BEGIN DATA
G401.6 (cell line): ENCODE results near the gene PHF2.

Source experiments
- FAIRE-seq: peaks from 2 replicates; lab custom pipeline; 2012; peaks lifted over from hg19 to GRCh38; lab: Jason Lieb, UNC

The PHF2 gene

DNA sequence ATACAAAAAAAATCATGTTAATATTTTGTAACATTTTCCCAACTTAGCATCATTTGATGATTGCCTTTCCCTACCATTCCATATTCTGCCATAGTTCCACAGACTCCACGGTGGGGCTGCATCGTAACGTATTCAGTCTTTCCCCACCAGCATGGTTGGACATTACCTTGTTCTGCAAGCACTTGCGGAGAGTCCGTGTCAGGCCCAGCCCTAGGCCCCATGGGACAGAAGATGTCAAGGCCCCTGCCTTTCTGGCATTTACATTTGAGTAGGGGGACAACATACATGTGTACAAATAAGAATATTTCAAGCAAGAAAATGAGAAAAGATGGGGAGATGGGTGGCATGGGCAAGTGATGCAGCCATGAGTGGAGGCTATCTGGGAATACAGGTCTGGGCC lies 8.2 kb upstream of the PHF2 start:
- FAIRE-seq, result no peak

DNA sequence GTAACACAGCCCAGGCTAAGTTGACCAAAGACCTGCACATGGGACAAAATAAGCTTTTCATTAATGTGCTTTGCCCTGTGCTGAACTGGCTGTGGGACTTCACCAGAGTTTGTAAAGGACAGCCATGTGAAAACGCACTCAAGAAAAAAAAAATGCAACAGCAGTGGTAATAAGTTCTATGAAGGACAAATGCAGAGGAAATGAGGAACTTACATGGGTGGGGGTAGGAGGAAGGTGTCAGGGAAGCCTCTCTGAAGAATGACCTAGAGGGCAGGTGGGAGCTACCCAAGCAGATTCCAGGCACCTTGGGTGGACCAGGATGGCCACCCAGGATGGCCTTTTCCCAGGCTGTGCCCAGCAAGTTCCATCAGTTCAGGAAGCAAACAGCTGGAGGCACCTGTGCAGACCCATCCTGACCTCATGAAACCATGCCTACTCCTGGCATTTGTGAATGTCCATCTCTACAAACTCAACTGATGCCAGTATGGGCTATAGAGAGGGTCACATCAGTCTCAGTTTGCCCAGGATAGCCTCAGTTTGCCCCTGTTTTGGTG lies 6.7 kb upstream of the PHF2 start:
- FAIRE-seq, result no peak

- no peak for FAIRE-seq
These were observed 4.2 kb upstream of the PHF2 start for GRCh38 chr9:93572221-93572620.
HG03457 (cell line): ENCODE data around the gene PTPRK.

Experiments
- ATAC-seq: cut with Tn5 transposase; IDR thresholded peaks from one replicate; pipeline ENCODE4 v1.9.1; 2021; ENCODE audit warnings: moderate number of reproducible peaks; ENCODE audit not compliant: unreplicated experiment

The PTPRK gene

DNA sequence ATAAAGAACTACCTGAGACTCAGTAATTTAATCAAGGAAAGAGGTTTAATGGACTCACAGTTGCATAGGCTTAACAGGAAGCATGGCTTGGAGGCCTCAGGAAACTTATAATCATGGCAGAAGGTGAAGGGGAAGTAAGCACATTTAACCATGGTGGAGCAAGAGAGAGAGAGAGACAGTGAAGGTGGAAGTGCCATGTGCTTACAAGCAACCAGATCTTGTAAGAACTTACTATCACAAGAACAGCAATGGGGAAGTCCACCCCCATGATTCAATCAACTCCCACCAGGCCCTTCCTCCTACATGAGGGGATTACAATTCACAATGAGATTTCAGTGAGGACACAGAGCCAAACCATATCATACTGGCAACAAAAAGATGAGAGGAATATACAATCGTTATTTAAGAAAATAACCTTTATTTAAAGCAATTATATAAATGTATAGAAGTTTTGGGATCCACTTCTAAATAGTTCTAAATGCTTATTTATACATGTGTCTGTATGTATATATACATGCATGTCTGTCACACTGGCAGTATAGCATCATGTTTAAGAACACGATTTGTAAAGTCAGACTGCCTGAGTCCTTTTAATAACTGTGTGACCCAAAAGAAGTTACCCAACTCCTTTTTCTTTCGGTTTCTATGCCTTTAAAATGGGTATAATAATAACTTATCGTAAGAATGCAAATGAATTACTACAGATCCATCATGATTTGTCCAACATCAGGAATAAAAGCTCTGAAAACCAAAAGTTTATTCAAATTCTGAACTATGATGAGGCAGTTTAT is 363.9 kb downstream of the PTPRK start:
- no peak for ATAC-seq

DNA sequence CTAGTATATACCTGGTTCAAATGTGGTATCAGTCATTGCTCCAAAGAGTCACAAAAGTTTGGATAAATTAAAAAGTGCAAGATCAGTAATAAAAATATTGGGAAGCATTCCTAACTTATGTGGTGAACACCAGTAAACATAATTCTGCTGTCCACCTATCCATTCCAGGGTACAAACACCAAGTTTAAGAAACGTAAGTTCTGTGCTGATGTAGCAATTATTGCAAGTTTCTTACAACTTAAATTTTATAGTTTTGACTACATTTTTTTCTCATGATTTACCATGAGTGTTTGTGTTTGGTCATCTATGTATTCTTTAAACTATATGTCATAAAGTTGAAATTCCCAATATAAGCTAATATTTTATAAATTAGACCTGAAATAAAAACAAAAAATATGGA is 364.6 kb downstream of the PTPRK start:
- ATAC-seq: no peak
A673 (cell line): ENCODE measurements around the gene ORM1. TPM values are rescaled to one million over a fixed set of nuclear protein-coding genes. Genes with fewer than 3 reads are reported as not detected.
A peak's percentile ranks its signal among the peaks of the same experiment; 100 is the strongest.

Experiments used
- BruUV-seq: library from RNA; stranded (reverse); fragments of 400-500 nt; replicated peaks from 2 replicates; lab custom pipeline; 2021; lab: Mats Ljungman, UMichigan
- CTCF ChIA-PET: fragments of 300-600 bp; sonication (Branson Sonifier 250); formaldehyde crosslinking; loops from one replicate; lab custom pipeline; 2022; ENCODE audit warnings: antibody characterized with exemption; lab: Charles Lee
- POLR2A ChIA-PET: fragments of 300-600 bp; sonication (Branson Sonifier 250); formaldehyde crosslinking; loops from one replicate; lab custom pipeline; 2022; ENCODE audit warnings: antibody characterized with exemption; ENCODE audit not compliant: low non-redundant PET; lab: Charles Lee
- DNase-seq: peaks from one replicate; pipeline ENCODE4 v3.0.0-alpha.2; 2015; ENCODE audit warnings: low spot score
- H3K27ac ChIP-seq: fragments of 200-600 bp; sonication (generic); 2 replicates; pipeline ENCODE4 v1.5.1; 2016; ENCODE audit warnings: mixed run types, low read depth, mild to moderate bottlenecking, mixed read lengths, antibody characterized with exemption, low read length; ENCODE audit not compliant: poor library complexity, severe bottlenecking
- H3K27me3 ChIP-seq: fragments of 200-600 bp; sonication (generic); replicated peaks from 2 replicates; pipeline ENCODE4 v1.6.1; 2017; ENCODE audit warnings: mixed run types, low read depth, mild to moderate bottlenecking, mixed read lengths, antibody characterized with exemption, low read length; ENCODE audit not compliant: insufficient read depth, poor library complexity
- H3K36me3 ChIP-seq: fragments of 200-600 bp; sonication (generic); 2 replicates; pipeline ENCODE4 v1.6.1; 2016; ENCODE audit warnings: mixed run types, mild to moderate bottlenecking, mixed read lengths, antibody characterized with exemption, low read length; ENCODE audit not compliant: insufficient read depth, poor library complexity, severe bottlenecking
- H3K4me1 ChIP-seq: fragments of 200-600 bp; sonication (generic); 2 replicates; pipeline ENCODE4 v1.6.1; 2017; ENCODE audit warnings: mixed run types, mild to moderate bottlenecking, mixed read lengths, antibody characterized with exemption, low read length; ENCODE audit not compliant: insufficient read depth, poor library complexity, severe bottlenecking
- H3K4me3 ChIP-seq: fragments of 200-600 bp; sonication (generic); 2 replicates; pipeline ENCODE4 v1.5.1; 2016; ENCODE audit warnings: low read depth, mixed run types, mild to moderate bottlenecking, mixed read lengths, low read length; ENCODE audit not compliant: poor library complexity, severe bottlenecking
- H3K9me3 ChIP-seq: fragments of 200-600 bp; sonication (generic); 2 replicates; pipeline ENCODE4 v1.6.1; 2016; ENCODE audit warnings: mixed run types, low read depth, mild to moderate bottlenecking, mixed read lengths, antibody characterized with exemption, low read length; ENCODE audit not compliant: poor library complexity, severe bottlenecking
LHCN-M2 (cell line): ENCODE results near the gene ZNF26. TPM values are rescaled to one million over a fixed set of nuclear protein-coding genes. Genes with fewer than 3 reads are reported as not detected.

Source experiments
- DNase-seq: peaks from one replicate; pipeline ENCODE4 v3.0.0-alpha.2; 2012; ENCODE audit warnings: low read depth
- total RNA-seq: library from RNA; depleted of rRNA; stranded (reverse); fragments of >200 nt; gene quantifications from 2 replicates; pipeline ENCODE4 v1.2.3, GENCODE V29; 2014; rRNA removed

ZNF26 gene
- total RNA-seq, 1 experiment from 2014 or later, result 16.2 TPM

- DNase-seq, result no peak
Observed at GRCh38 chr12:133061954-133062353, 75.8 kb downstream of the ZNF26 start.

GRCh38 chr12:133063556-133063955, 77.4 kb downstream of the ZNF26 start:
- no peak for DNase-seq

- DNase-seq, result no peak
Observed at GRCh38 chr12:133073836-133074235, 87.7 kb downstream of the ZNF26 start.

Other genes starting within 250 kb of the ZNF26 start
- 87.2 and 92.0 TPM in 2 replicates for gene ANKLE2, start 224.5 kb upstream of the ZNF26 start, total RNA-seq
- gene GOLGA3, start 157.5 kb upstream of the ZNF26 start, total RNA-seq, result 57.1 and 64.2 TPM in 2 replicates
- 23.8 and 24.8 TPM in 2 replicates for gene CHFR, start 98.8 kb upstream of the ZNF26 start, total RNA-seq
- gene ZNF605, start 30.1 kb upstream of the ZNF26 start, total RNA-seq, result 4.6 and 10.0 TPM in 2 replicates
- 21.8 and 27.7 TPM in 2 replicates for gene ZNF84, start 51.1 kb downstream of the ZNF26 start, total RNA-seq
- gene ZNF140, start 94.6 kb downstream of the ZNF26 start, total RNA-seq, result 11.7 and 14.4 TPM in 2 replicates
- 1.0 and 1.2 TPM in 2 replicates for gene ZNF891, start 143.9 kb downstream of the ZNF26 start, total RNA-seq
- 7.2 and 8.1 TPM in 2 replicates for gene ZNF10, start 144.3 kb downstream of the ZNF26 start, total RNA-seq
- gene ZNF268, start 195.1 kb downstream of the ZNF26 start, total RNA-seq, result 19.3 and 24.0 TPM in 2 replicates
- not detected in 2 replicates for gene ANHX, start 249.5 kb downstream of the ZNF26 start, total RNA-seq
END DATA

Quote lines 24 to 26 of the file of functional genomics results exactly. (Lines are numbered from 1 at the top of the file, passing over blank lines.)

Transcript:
- POLR2A ChIA-PET: fragments of 300-600 bp; sonication (Branson Sonifier 250); formaldehyde crosslinking; loops from one replicate; lab custom pipeline; 2022; ENCODE audit warnings: antibody characterized with exemption; ENCODE audit not compliant: low non-redundant PET; lab: Charles Lee
- DNase-seq: peaks from one replicate; pipeline ENCODE4 v3.0.0-alpha.2; 2015; ENCODE audit warnings: low spot score
- H3K27ac ChIP-seq: fragments of 200-600 bp; sonication (generic); 2 replicates; pipeline ENCODE4 v1.5.1; 2016; ENCODE audit warnings: mixed run types, low read depth, mild to moderate bottlenecking, mixed read lengths, antibody characterized with exemption, low read length; ENCODE audit not compliant: poor library complexity, severe bottlenecking